February 7, 2013

Being disrespectful

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So… the Arrogant Prick is at it again, living up to his moniker.  Yours truly showed up in the South China Morning Post again, in the Food and Wine gazette today.  As a blogger, providing a counterpoint to an argument.  And I'm not exactly shy when it comes to giving people a piece of my mind…

A couple of weeks ago, I was contacted to provide the "blogger's perspective" for an article about "dining etiquette", in particular complaints about dining experiences.  This is a subject that's close to my heart, and so I readily agreed to answer the questions posed to me.  My answers were condensed, edited and appeared in print today.  You can read the full article here.  I'm reposting my section here:

Bloggers bite back

Peter Chang,

I complain if I have a bad meal in a restaurant that I go to regularly or one that I would like to go back to. If the food or service is so horrible that I feel the place is beyond salvation, or it clearly doesn't care about its customers, then I don't bother to complain. I just never return.

If I complain directly, I try to make sure that I do so politely, without getting too emotional. Recently a Spanish restaurant failed so miserably that I was never going back - so there was no point telling them. My review was rather scathing and prompted the co-owner to message me and post on my Facebook page.

The opposite occurred in a Michelin-star restaurant in France. When the chef asked me how my meal was, I said everything was perfect except I thought the langoustine could have been fresher. He disagreed, but he took the dish off the bill. That is service. I think the view that it is disrespectful to the chef to complain is nonsense. For me, a restaurant that serves food that is below my expectations or tasteless is disrespectful to me, the customer.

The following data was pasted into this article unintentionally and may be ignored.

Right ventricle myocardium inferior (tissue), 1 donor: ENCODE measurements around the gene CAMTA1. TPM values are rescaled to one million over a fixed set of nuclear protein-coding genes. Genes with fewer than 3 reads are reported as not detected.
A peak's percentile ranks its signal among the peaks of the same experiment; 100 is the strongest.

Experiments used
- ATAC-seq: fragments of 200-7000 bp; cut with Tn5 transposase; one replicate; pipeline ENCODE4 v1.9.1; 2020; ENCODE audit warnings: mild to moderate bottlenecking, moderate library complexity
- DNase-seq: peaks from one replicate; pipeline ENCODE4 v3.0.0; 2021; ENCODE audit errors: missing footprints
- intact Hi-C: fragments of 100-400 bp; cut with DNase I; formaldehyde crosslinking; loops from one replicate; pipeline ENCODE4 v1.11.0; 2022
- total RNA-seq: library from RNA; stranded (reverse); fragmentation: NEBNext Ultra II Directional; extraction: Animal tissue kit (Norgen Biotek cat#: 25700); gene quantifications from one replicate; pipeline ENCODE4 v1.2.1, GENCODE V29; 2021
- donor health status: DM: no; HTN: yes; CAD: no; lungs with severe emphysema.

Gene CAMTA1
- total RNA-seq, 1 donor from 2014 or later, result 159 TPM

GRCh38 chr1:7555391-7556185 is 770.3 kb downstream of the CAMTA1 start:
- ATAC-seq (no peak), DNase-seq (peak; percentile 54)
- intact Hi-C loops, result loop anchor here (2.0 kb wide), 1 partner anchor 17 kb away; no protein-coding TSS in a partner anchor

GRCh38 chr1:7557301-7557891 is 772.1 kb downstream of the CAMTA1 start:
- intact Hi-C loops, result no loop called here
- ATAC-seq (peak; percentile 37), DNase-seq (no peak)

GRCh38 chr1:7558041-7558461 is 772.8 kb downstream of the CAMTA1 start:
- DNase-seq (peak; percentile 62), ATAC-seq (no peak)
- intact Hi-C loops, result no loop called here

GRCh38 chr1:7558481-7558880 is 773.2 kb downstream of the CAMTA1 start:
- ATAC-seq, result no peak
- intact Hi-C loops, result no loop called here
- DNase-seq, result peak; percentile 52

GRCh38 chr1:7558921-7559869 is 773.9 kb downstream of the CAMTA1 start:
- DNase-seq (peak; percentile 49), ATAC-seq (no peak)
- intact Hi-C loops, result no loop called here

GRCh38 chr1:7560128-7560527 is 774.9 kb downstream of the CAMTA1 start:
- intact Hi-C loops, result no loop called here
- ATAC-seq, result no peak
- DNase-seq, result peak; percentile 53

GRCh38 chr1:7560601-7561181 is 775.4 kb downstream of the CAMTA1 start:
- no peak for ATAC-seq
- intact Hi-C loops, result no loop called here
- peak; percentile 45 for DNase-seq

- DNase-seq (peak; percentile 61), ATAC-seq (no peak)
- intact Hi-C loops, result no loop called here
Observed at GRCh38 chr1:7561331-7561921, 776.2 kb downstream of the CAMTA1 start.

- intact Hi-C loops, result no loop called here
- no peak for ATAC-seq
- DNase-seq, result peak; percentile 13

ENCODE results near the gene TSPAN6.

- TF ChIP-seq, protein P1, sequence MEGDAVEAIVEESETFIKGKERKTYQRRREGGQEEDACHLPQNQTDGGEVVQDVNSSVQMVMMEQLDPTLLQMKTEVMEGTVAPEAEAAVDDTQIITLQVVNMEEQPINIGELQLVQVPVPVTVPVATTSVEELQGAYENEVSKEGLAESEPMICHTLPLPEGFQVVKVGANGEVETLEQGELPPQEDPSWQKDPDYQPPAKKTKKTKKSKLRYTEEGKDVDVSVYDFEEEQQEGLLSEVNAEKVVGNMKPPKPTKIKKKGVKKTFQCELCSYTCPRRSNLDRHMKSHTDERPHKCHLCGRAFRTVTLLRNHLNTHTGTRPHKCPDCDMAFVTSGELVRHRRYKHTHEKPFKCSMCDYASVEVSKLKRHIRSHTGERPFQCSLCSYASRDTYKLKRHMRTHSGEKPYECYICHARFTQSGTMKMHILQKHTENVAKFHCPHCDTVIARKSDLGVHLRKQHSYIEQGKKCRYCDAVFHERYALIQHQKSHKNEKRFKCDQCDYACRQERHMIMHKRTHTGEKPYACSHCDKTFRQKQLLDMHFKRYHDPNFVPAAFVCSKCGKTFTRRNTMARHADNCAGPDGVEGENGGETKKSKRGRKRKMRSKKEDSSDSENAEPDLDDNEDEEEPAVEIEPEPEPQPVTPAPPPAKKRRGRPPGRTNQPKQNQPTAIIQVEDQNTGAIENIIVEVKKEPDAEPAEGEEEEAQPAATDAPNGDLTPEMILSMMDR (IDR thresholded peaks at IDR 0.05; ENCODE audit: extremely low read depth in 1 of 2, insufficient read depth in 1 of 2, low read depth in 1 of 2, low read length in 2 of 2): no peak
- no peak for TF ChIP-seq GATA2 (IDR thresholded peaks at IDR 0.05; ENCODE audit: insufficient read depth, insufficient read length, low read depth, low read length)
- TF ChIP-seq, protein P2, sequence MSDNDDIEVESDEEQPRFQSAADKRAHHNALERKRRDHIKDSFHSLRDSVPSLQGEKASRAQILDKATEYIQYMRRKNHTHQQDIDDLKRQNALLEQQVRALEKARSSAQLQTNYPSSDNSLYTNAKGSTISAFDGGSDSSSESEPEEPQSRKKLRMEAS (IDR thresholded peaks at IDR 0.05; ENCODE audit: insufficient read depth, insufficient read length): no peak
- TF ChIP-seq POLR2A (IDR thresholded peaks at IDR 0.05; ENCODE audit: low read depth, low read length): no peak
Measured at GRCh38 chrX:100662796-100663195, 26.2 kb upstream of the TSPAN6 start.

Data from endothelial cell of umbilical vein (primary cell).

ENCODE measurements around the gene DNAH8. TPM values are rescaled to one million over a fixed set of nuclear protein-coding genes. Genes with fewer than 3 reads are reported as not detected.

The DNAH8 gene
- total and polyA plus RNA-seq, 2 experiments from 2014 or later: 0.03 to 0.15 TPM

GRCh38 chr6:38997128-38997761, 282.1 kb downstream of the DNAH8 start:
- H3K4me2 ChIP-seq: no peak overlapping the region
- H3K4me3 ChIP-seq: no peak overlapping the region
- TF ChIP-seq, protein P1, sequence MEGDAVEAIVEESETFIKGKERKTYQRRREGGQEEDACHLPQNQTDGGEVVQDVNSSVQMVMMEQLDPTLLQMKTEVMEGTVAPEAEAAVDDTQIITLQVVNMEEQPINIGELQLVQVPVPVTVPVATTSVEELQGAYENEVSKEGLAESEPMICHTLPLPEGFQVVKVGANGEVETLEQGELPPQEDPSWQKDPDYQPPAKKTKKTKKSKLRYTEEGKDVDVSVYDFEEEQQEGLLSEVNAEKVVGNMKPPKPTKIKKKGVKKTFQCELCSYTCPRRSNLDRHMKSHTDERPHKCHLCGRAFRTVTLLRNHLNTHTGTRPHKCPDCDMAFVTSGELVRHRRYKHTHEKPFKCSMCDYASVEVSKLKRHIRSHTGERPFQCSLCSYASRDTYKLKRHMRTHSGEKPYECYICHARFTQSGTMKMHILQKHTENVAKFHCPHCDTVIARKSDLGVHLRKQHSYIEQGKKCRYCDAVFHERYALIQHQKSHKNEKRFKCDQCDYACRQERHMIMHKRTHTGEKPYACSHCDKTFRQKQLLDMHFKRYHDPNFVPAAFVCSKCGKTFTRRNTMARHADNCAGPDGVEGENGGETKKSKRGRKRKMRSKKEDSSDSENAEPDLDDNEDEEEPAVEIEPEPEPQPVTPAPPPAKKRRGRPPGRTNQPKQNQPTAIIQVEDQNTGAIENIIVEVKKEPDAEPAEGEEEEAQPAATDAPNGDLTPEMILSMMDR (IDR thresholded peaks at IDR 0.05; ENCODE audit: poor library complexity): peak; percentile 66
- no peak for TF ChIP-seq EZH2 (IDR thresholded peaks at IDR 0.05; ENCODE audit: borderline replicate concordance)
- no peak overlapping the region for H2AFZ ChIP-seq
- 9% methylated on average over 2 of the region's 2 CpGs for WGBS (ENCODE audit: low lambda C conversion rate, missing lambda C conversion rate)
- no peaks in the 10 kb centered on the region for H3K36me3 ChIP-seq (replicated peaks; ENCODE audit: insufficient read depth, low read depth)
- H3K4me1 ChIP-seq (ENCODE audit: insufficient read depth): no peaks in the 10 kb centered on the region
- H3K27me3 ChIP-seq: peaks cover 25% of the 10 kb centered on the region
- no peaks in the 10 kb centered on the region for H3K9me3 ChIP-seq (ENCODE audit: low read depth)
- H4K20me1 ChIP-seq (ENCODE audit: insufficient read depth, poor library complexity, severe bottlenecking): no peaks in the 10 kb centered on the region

When the questions were posed to me, I got a little worked up and my blood began to boil, and I started banging on the computer keyboard furiously.  Here's the full set of questions as well as my original, unedited answers:

Do you complain when dining out (like you do in your posts) and under what circumstances do you think it is appropriate to complain when dining in a restaurant? Please give 1-2 examples (you don't need to mention specific restaurants, can just say a French restaurant for example)?

I complain to the restaurant when I have a relationship with the establishment, or if I care to return at some future date. If the food/service is so horrible that I feel the place is beyond salvation, or they clearly don't care about their customers, then I don't bother to complain. I just don't go back ever again. On rare occasions such as during a certain birthday dinner, my friend who is a VIP complained on my behalf when the dessert tipped over before it was served to me. It doesn't affect the taste but it clearly isn't something that should happen at a Michelin-starred restaurant. So I let them know that it is something they should not have allowed to happen.

You are quite open in your blog with your views, why do you think not all bloggers/foodwriters are as honest?

I am among the group of bloggers who are not invited to "media tastings". The vast majority of my posts are about meals which have been paid for by myself or my friends - they are not about meals which are at the invitation of the restaurants. Since I don't care if no one ever invites me to these media tastings, and usually turn them down even when I am invited, I don't need to worry about pleasing or not upsetting the restaurant or PR agency. One of the main reasons why some people follow me is because of the honesty of my opinions. I can't speak for the other bloggers or food writers, but I suspect very few of them would want to be on bad terms with PR agencies or restaurant groups. There seems to be a certain conflict of interest. I on the other hand couldn't care less.